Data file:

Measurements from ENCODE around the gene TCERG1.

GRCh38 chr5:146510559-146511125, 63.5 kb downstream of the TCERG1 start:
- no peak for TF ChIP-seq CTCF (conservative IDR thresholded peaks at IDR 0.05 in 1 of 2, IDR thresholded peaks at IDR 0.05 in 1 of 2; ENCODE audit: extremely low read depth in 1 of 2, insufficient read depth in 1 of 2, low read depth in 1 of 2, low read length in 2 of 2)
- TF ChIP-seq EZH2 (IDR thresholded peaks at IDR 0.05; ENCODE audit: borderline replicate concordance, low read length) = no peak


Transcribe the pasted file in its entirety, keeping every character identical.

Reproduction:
Measurements from ENCODE around the gene TCERG1.

GRCh38 chr5:146510559-146511125, 63.5 kb downstream of the TCERG1 start:
- no peak for TF ChIP-seq CTCF (conservative IDR thresholded peaks at IDR 0.05 in 1 of 2, IDR thresholded peaks at IDR 0.05 in 1 of 2; ENCODE audit: extremely low read depth in 1 of 2, insufficient read depth in 1 of 2, low read depth in 1 of 2, low read length in 2 of 2)
- TF ChIP-seq EZH2 (IDR thresholded peaks at IDR 0.05; ENCODE audit: borderline replicate concordance, low read length) = no peak